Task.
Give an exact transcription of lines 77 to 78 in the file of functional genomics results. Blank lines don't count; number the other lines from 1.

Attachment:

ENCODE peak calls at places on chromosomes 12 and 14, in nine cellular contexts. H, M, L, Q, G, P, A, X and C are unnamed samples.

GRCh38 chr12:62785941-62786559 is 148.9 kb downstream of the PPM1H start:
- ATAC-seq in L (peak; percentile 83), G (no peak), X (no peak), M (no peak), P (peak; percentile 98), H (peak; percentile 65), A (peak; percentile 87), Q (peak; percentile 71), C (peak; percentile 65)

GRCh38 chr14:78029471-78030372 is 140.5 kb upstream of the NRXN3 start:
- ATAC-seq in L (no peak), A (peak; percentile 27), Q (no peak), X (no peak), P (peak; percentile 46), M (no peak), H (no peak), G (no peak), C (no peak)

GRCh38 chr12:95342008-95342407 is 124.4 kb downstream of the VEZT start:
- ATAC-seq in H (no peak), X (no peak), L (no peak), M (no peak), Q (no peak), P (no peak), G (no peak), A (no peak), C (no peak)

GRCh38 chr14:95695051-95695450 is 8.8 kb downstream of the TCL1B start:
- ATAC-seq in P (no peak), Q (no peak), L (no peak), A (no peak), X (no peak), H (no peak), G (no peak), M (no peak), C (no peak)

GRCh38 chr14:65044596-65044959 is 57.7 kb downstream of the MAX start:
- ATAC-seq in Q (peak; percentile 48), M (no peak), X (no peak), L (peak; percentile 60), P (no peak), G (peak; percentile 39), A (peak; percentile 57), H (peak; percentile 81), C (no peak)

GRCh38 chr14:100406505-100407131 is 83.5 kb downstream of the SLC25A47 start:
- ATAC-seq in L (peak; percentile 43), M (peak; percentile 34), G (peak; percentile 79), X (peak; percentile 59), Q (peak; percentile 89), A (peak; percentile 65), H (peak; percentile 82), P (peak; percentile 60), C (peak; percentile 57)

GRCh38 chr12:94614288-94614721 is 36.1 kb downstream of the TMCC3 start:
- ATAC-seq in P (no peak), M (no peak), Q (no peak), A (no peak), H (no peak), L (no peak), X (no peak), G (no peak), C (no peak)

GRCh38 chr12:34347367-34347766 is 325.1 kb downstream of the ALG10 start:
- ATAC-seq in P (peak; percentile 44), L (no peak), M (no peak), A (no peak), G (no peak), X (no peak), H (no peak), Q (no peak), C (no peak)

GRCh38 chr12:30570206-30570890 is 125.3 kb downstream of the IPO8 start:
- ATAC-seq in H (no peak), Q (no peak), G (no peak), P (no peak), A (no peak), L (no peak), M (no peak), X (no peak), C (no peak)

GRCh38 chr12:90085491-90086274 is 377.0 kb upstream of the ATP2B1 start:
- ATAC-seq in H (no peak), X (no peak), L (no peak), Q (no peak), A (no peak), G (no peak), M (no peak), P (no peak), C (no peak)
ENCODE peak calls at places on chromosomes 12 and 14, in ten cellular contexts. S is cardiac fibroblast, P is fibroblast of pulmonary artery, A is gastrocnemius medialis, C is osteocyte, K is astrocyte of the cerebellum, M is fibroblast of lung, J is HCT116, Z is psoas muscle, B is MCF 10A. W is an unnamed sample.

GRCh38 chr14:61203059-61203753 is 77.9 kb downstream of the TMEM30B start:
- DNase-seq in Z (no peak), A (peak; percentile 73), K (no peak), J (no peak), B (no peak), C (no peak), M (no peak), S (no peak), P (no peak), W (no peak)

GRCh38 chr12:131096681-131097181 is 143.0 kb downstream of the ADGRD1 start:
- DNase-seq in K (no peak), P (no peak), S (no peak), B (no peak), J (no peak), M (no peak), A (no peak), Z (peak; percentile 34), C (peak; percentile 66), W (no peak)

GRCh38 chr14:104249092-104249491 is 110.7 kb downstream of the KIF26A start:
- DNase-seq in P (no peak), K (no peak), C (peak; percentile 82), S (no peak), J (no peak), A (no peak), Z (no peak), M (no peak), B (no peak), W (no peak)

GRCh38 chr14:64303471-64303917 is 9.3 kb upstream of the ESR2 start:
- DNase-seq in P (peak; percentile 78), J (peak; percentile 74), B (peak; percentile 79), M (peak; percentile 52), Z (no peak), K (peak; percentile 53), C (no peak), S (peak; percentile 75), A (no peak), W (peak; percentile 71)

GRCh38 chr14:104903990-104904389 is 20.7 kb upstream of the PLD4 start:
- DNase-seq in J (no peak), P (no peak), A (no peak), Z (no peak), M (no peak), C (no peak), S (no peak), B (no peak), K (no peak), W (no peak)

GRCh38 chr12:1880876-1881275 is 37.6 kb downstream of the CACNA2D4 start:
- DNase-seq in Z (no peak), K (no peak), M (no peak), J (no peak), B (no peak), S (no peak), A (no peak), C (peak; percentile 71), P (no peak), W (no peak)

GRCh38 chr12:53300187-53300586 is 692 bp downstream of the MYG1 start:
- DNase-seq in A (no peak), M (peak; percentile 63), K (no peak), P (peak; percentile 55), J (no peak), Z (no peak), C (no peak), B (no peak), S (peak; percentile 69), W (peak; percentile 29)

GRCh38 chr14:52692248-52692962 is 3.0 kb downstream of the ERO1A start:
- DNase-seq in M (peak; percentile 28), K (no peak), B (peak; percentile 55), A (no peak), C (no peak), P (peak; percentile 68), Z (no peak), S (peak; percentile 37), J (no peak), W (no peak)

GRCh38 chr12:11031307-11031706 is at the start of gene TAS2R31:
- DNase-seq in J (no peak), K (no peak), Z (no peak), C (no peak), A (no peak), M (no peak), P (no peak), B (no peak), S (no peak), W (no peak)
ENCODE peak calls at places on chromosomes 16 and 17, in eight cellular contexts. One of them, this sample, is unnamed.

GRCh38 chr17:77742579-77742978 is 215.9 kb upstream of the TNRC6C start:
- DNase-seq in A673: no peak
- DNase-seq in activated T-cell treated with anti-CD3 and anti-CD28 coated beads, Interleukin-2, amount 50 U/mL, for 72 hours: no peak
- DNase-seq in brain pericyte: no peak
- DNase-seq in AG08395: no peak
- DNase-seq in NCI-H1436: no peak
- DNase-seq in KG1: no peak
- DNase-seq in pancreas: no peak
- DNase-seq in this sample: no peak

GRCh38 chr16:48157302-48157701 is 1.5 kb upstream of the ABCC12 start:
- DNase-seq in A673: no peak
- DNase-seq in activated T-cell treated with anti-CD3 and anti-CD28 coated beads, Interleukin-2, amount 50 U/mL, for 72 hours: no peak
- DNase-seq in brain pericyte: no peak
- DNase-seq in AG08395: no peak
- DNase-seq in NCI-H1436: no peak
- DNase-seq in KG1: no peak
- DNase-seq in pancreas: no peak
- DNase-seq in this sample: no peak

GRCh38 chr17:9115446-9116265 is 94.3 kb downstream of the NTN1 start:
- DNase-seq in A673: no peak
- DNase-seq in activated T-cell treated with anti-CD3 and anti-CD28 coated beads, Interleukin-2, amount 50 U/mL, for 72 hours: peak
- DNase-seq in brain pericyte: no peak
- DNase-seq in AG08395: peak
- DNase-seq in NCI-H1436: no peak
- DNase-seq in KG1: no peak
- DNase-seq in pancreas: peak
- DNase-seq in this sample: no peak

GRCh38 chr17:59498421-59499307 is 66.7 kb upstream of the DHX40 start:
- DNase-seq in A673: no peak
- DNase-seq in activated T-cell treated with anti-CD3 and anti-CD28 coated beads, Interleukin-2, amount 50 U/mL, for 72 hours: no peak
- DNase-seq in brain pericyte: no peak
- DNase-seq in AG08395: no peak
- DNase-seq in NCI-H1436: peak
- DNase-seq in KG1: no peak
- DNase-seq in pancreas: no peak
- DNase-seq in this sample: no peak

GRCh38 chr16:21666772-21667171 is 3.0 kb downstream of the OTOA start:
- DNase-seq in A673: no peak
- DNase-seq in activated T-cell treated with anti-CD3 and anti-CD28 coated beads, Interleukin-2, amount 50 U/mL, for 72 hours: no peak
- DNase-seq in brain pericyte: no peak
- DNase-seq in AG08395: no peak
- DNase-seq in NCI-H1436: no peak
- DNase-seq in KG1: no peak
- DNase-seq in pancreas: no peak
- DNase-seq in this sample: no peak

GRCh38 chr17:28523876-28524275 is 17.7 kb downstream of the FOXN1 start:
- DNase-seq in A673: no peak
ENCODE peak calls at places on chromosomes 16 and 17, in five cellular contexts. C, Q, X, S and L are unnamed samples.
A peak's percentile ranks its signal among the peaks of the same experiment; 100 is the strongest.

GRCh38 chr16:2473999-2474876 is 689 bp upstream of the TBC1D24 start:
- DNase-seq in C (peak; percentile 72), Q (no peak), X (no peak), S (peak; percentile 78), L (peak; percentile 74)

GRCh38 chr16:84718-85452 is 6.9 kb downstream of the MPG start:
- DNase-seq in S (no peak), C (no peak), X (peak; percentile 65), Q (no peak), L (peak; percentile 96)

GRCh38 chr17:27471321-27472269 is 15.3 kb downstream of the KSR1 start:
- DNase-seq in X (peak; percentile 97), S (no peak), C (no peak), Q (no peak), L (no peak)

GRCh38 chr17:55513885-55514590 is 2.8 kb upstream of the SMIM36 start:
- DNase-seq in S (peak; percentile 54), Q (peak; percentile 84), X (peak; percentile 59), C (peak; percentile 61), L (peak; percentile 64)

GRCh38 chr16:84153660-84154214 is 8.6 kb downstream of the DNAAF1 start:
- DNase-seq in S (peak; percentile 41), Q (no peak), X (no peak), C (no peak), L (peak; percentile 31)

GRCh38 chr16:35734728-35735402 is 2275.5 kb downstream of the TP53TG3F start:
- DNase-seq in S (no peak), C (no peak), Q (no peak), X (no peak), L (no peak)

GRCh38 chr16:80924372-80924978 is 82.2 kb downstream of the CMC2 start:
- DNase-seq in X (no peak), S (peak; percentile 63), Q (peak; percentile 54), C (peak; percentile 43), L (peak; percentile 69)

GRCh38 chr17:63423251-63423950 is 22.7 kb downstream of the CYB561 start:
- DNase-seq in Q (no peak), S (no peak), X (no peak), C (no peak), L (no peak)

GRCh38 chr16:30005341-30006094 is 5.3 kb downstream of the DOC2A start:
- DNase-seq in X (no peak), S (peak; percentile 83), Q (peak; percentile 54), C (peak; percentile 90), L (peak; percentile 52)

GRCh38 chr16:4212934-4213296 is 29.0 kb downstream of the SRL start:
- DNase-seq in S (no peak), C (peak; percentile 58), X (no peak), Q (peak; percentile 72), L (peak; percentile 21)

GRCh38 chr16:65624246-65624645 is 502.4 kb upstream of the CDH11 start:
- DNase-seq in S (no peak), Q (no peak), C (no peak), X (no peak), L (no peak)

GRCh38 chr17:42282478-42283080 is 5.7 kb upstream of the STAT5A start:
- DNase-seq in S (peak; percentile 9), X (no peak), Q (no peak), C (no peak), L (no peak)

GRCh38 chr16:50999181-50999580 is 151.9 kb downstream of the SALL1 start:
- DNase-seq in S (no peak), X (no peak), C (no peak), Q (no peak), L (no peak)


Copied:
- DNase-seq in this sample: no peak

GRCh38 chr16:21666772-21667171 is 3.0 kb downstream of the OTOA start: